Scary Weather Warning

From the Weather Network:

“‘Oklahoma-style’ t-storms for Saskatchewan today,” The Weather Network’s chief meteorologist Chris Scott tweeted Monday morning. “Likely will be the most violent storms in N. America, possibly the world.” The combination of a very unstable moist airmass, daytime heating and a low pressure system moving in from Alberta are creating favourable conditions for severe thunderstorms. “The type of storms and storm structure we are expecting will resemble those found in tornado alley/Oklahoma during their active weather season,” explains Weather Network meteorologist Dayna Vettese. “There is a lot of CAPE – the energy needed for storms –  the right balance of sheer – which causes rotation – and a strong trigger for a storm. The set-up we’re seeing today is about as good (or as bad) as it gets for severe weather in July in the Canadian Prairies.”

More here. Everything will probably be fine but you can’t take chances when the weather nerds are tossing around phrases like “”Likely will be the most violent storms in N. America, possibly the world.” Stay safe, everyone.

A MESSAGE TO OUR READERS The coronavirus pandemic is a moment of reckoning for our community. We’re all hurting. It’s no different at Prairie Dog, where COVID-19 has wiped out advertisements for events, businesses and restaurants as Regina and Saskatchewan hunker down in quarantine. As an ad-supported newspaper already struggling in a destabilized media landscape, this is devastating. We’re hoping you, our loyal readers, can help fill in the gap so Prairie Dog can not only continue to exist but even expand our coverage — both in print and online. Please consider donating, either one-time or, even better, on a monthly basis.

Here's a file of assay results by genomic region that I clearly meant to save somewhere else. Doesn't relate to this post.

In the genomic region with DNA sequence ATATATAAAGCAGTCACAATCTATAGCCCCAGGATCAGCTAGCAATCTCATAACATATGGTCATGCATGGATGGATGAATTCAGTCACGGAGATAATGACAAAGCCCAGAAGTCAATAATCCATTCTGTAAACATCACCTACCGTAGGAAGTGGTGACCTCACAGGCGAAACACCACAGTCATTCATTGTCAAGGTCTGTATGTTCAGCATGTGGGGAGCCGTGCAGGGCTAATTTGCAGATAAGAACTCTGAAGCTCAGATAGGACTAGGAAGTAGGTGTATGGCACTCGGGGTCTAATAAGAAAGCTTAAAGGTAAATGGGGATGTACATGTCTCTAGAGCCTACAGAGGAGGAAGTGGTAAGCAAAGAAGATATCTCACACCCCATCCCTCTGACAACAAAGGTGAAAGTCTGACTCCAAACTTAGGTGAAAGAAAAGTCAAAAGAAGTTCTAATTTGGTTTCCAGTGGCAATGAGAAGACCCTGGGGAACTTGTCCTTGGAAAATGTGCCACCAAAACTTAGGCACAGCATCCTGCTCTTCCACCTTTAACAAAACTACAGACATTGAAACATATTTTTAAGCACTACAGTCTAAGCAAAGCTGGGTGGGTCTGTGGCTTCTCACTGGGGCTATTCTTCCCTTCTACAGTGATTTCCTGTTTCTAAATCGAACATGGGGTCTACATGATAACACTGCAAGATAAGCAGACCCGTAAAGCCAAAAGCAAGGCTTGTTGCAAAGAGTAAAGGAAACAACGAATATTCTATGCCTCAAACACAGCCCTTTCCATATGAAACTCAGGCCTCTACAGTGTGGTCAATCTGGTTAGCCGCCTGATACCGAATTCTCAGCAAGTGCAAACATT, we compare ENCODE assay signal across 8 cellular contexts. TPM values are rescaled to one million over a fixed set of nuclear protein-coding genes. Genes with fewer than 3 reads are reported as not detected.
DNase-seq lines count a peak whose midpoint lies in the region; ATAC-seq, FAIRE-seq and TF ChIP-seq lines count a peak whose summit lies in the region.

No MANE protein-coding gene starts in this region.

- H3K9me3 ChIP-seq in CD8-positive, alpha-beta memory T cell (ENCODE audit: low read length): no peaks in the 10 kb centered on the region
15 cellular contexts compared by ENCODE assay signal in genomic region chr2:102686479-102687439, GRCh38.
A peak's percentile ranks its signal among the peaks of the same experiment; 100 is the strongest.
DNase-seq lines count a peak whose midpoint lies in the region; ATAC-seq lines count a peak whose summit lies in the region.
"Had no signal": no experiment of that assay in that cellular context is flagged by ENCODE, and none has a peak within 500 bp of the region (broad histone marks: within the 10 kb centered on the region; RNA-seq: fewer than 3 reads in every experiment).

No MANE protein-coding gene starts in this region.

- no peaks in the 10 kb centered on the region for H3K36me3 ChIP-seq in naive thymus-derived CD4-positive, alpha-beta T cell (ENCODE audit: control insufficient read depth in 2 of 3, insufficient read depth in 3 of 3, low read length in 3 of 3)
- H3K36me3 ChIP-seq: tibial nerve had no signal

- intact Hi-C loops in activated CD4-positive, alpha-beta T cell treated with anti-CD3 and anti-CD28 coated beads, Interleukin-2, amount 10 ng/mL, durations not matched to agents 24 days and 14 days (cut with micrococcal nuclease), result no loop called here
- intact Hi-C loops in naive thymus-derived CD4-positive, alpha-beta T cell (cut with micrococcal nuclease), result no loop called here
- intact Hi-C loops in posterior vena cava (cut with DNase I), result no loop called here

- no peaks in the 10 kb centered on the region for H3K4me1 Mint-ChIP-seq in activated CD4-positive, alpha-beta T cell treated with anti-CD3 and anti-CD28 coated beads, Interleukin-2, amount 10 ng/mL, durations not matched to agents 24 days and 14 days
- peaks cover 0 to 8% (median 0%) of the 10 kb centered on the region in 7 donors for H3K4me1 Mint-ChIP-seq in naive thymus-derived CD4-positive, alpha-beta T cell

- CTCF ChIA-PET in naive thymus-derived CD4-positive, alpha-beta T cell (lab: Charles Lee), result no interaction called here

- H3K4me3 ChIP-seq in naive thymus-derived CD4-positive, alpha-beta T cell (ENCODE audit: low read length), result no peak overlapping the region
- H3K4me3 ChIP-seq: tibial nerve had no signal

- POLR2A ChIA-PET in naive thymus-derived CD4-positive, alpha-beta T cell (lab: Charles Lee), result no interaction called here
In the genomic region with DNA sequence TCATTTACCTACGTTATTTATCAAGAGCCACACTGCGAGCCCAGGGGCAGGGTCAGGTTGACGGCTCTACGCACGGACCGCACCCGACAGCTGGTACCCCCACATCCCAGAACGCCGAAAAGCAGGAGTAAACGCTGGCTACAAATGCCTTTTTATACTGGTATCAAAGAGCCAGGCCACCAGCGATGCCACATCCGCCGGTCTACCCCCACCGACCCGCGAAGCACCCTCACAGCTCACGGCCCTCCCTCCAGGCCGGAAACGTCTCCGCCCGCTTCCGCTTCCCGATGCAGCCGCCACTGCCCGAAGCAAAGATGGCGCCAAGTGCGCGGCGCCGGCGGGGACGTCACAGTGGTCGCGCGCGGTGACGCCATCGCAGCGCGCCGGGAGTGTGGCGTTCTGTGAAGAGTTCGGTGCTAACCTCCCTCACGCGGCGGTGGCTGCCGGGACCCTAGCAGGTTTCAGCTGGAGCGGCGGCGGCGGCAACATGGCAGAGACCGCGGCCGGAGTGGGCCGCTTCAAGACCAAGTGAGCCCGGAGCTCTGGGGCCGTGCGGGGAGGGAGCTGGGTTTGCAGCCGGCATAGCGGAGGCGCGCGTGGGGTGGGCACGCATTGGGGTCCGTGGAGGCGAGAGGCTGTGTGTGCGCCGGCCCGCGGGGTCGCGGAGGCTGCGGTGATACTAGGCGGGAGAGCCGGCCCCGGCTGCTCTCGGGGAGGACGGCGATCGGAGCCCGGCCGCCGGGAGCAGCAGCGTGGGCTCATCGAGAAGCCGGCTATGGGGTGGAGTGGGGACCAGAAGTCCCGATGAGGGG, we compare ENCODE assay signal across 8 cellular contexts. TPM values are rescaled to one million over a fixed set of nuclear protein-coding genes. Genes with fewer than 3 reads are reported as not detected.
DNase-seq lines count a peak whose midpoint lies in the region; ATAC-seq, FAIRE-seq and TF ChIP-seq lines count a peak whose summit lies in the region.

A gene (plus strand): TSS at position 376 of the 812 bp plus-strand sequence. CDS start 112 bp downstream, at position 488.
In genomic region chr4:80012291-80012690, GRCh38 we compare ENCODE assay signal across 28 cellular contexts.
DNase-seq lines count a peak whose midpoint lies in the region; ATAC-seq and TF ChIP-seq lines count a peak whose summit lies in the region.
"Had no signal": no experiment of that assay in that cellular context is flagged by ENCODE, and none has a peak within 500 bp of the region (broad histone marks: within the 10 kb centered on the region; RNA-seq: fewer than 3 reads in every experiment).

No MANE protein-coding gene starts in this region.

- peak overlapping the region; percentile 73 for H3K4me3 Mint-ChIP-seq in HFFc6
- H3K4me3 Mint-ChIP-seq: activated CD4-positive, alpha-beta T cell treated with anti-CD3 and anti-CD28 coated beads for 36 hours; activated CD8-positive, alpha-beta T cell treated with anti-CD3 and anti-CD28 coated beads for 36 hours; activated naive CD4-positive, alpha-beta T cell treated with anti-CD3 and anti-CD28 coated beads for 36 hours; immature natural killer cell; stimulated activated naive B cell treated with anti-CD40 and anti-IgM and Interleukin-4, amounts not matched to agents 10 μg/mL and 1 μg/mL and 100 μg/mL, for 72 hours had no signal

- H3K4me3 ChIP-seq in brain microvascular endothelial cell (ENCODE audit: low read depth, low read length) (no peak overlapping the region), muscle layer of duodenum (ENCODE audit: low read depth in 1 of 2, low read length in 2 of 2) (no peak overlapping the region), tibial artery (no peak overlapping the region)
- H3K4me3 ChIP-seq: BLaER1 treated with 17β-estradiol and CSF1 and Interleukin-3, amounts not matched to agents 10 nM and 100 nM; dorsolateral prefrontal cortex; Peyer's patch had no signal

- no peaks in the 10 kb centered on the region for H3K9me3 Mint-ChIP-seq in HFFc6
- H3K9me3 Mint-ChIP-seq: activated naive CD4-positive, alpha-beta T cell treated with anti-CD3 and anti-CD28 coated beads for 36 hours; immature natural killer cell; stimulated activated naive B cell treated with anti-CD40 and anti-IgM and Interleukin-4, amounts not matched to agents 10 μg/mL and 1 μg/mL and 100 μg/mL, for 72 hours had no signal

We believe Prairie Dog's unique voice is needed, now more than ever. For 27 years, this newspaper has been a critical part of Regina’s social, cultural and democratic infrastructure. Don’t let us fade away. There’s only one Prairie Dog. If it’s destroyed, it’s never coming back.

Author: Stephen Whitworth

Prairie Dog editor Stephen Whitworth was carried to Regina in a swarm of bees. He's been with Prairie Dog since May 1999 and will die at his keyboard before admitting this was all a terrible, terrible mistake.